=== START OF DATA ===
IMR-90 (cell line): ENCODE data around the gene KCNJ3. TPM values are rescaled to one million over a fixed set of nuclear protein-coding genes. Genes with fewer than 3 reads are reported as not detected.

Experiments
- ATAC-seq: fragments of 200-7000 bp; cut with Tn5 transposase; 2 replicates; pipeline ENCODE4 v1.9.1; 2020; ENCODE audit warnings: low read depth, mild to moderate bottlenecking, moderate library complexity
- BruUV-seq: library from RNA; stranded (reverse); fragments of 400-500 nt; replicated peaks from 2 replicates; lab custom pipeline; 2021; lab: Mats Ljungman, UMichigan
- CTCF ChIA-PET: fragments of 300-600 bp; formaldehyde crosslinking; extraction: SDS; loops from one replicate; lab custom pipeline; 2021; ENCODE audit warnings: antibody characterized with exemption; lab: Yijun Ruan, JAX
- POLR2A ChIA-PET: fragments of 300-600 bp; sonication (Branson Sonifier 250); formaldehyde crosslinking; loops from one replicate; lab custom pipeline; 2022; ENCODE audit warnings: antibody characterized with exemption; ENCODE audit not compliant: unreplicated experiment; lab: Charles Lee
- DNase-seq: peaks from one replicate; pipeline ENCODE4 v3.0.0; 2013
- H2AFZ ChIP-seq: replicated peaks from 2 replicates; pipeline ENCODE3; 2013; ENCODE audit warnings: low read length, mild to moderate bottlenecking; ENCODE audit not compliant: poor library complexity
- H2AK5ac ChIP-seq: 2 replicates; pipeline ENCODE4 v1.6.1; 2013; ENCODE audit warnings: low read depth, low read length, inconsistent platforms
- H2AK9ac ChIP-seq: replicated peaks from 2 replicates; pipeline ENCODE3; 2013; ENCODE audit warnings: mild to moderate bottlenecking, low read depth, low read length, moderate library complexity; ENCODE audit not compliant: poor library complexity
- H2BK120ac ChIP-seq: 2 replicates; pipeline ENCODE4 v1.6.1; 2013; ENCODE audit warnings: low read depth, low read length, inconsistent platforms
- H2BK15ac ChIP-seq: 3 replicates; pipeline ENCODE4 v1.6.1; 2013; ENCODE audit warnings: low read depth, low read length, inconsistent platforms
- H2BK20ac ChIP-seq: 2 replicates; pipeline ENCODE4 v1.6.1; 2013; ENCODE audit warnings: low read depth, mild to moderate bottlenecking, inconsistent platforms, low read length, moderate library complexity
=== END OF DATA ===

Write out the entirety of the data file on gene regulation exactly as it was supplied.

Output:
IMR-90 (cell line): ENCODE data around the gene KCNJ3. TPM values are rescaled to one million over a fixed set of nuclear protein-coding genes. Genes with fewer than 3 reads are reported as not detected.

Experiments
- ATAC-seq: fragments of 200-7000 bp; cut with Tn5 transposase; 2 replicates; pipeline ENCODE4 v1.9.1; 2020; ENCODE audit warnings: low read depth, mild to moderate bottlenecking, moderate library complexity
- BruUV-seq: library from RNA; stranded (reverse); fragments of 400-500 nt; replicated peaks from 2 replicates; lab custom pipeline; 2021; lab: Mats Ljungman, UMichigan
- CTCF ChIA-PET: fragments of 300-600 bp; formaldehyde crosslinking; extraction: SDS; loops from one replicate; lab custom pipeline; 2021; ENCODE audit warnings: antibody characterized with exemption; lab: Yijun Ruan, JAX
- POLR2A ChIA-PET: fragments of 300-600 bp; sonication (Branson Sonifier 250); formaldehyde crosslinking; loops from one replicate; lab custom pipeline; 2022; ENCODE audit warnings: antibody characterized with exemption; ENCODE audit not compliant: unreplicated experiment; lab: Charles Lee
- DNase-seq: peaks from one replicate; pipeline ENCODE4 v3.0.0; 2013
- H2AFZ ChIP-seq: replicated peaks from 2 replicates; pipeline ENCODE3; 2013; ENCODE audit warnings: low read length, mild to moderate bottlenecking; ENCODE audit not compliant: poor library complexity
- H2AK5ac ChIP-seq: 2 replicates; pipeline ENCODE4 v1.6.1; 2013; ENCODE audit warnings: low read depth, low read length, inconsistent platforms
- H2AK9ac ChIP-seq: replicated peaks from 2 replicates; pipeline ENCODE3; 2013; ENCODE audit warnings: mild to moderate bottlenecking, low read depth, low read length, moderate library complexity; ENCODE audit not compliant: poor library complexity
- H2BK120ac ChIP-seq: 2 replicates; pipeline ENCODE4 v1.6.1; 2013; ENCODE audit warnings: low read depth, low read length, inconsistent platforms
- H2BK15ac ChIP-seq: 3 replicates; pipeline ENCODE4 v1.6.1; 2013; ENCODE audit warnings: low read depth, low read length, inconsistent platforms
- H2BK20ac ChIP-seq: 2 replicates; pipeline ENCODE4 v1.6.1; 2013; ENCODE audit warnings: low read depth, mild to moderate bottlenecking, inconsistent platforms, low read length, moderate library complexity